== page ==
By Justin Walker
Communications Specialist

Texas farmers will now be able to grow industrial hemp.

Gov. Greg Abbott signed HB 1325, a bill with bipartisan support, into law June 10, officially legalizing the crop to be grown in Texas.

“This is a significant win for Texas farmers in this legislative session,” Billy Howe, Texas Farm Bureau associate director of Government Affairs, said. “It only makes sense for the state to allow our farmers to grow crops the federal government deems legal.”

The bill, authored by Rep. Tracy King (D-Uvalde) and sponsored by Sen. Charles Perry (R-Lubbock), passed unanimously in the House and Senate before arriving at Abbott’s desk. HB 1325 both legalizes and creates regulations for the growing and processing of hemp, Howe noted.

Industrial hemp—which contains less than 0.3% THC, the psychoactive element in marijuana—was legalized at the federal level in December 2018 as part of the farm bill. Hemp products were already allowed to be sold and consumed in Texas, but state law prohibited farmers from growing the crop.

HB 1325 creates a production plan and state hemp program, allowing Texas to comply with the 2018 Farm Bill provision.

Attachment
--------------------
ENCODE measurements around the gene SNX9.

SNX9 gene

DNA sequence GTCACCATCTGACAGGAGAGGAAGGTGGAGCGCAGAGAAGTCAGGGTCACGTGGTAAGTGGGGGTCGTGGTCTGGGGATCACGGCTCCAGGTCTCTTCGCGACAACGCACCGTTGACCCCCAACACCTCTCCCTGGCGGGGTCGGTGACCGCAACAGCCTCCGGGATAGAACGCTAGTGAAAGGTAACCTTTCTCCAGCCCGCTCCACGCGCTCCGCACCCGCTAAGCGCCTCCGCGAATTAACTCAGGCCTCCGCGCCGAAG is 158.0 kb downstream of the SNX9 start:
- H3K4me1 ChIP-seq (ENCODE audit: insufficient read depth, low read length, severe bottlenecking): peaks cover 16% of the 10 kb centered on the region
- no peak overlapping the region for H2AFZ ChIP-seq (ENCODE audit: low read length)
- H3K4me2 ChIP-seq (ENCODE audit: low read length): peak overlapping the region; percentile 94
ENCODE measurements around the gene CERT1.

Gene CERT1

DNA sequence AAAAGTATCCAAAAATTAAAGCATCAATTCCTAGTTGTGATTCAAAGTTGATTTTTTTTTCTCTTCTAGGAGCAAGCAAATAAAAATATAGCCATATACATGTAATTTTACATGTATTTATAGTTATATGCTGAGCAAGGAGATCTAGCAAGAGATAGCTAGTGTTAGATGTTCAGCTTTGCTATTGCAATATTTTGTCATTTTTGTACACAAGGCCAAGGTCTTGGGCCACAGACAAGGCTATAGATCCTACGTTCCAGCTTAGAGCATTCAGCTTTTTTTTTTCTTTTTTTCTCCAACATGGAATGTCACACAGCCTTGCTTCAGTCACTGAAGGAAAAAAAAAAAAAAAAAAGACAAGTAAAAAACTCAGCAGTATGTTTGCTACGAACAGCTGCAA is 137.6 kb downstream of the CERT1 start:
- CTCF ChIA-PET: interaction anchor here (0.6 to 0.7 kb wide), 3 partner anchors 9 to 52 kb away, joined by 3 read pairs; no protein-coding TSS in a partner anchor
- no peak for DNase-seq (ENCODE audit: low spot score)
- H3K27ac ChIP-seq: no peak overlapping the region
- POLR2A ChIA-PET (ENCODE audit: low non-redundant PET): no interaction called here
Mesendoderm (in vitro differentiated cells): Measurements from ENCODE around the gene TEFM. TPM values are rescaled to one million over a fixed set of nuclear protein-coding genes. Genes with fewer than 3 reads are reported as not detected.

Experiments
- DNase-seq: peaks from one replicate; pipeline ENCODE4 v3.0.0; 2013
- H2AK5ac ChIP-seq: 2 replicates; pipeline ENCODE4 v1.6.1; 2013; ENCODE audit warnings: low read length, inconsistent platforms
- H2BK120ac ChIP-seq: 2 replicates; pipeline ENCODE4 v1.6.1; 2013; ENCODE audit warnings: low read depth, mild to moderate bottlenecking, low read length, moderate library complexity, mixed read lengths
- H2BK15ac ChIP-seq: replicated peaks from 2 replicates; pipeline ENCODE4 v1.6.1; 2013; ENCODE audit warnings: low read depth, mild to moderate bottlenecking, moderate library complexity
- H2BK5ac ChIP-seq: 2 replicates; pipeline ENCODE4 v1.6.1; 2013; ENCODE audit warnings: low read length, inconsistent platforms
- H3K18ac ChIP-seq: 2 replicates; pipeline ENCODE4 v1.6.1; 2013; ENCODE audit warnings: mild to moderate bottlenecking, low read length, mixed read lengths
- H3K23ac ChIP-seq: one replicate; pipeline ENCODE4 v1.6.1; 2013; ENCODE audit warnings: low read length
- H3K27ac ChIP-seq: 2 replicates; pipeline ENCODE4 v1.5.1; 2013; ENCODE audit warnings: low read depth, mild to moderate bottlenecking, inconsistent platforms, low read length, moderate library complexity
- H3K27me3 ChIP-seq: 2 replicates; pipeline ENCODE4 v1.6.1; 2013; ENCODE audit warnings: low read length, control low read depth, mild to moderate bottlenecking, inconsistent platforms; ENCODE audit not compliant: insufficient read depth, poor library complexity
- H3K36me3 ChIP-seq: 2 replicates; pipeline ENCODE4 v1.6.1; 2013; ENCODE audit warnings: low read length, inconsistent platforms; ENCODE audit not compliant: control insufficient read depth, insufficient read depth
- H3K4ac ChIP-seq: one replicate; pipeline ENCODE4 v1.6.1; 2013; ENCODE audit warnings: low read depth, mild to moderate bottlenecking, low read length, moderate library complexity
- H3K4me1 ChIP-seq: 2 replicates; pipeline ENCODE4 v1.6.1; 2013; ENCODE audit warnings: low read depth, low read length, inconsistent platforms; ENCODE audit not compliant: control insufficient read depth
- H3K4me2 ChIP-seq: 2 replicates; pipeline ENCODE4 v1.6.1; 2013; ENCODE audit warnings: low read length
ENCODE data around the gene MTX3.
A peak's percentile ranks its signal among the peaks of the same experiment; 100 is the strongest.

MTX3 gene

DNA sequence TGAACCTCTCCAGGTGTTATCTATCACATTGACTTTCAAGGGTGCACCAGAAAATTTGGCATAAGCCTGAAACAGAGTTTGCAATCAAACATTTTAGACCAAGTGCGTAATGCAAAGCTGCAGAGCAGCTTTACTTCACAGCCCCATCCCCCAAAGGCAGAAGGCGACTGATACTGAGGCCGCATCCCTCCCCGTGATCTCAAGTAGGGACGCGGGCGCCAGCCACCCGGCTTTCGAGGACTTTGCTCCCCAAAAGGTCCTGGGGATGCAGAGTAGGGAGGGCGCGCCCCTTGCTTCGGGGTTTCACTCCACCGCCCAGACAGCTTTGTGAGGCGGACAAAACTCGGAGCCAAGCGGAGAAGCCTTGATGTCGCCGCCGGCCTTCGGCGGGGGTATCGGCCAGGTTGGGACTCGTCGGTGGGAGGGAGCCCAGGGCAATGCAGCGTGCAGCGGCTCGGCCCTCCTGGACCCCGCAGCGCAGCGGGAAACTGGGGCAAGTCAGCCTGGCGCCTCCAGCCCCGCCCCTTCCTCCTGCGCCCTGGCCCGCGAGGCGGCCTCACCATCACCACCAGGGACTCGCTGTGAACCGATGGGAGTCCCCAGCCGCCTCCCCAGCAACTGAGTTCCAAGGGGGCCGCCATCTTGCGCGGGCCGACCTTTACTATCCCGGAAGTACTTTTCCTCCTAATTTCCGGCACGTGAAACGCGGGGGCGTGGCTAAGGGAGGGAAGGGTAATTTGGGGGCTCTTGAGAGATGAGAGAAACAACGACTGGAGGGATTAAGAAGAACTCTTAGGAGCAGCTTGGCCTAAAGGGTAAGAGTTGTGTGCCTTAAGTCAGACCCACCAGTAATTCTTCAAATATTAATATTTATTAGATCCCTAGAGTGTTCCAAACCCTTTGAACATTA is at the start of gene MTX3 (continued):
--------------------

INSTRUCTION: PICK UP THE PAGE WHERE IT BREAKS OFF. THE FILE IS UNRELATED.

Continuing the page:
“The hemp industry is a growing market, and Texas farmers now have an opportunity to participate in it,” Howe said.

Farmers interested in growing hemp must participate in the program in order to cultivate, handle or process the crop.

“Industrial hemp has multiple uses, and the climate in Texas is well suited for growing it,” Howe said. “This will give Texas farmers another viable crop in their rotation, which is especially important with a struggling farm economy.”

The Texas Department of Agriculture is required to submit a plan to the U.S. Department of Agriculture to outline the state’s plan for monitoring and regulating the production of industrial hemp.

The Texas Department of Health and Human Services will oversee the processing of products for consumption.